"I thought the two that were the most obvious (in the Arizona State game) were Cait and Shannon," Summitt said. "There were a lot of fouls in that game, some called, some not, but it was a very physical game."

Warlick, who played point guard for Summitt from 1976 to 1980, agreed with Summitt's assessment that the young guards – McMahan is a freshman and Bobbitt a junior college transfer so both were playing for the first time on the road for Tennessee – were overanxious.

"Absolutely," Warlick said. "They were playing in a hostile environment, and it was a tough crowd. They bring the heat. It's tough to be a point guard because you're getting everybody set up in the offense; you've got pressure on you. It's just hard.

"It was great for them because I don't know if they were physically or mentally ready for that challenge. They snapped out of it. When Shannon wasn't playing well, Cait played well. And then when Cait didn't play well, Shannon came in. They came in and helped each other out. It's just part of growing up. Shannon is almost like a freshman in that kind of an environment because she's never been in that situation. That's why we play the schedule we do."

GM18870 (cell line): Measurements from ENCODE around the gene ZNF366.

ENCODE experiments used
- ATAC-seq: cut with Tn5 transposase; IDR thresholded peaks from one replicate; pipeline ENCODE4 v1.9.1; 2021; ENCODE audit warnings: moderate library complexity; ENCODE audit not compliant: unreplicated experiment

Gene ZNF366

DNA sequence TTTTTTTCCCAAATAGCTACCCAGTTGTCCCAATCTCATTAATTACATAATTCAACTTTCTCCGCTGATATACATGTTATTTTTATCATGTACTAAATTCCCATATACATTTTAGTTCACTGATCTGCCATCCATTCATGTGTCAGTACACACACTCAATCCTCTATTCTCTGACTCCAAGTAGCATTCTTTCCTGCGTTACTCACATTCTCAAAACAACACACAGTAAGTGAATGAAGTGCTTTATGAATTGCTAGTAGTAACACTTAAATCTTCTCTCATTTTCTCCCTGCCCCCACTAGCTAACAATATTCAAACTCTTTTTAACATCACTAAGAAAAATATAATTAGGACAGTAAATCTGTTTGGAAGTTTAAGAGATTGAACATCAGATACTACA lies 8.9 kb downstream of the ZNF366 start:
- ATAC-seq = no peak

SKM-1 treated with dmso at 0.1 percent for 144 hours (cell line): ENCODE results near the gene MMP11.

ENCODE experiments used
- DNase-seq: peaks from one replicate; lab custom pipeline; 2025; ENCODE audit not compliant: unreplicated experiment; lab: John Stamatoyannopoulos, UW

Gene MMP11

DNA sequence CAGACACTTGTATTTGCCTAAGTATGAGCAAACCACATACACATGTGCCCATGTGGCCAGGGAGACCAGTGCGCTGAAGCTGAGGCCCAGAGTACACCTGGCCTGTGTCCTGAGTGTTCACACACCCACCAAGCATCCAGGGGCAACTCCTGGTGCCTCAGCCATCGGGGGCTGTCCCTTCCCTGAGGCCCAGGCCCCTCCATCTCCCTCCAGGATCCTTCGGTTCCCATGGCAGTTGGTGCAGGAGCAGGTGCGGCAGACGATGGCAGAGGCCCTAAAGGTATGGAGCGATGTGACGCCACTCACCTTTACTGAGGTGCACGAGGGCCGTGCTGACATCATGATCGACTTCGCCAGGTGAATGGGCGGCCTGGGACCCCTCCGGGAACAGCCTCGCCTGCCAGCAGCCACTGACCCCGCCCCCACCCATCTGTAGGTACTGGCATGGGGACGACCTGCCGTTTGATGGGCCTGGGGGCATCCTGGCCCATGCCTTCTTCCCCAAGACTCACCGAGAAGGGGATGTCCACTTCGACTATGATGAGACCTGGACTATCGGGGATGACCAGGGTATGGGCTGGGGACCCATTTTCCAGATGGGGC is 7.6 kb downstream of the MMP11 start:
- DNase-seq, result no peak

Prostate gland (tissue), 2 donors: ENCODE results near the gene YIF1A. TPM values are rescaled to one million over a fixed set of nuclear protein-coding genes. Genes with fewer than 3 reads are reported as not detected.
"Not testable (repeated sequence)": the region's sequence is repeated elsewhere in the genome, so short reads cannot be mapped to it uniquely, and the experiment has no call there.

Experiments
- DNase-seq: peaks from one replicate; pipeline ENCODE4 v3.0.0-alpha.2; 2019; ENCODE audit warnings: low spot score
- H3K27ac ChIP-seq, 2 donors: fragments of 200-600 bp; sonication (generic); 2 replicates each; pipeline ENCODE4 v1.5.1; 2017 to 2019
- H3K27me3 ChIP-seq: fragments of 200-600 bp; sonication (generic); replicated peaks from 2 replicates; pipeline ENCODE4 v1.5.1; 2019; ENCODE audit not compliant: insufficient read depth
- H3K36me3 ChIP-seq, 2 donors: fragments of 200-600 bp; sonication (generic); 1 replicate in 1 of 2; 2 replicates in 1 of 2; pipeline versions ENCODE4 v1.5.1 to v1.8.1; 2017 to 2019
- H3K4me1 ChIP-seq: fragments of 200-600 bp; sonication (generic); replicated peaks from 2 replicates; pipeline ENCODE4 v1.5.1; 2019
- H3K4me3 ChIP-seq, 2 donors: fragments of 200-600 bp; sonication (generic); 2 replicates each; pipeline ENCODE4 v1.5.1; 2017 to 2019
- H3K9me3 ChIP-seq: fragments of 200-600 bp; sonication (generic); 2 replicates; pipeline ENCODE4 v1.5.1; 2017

The other junior college player, Alberta Auguste, had a breakout game against the Sun Devils. Auguste scored nine points on 4-4 shooting and pulled down five boards, including four on the offensive end. With McMahan and Bobbitt both in foul trouble, Alexis Hornbuckle moved to the point and Auguste filled the wing. Freshman Nicci Moats logged 19 seconds to end the first half after Auguste took a shot to the head that required stitches above her left eye.

"After the injury I was a little nervous, but right now I'm doing OK," said Auguste, who didn't miss any practice this week.

"It didn't bother her," Warlick said of Auguste playing on the road. "She played well. … The two junior college kids and the freshman have just fit in. I think Cait and Shannon bring so much energy, vocal-wise, that it helps us."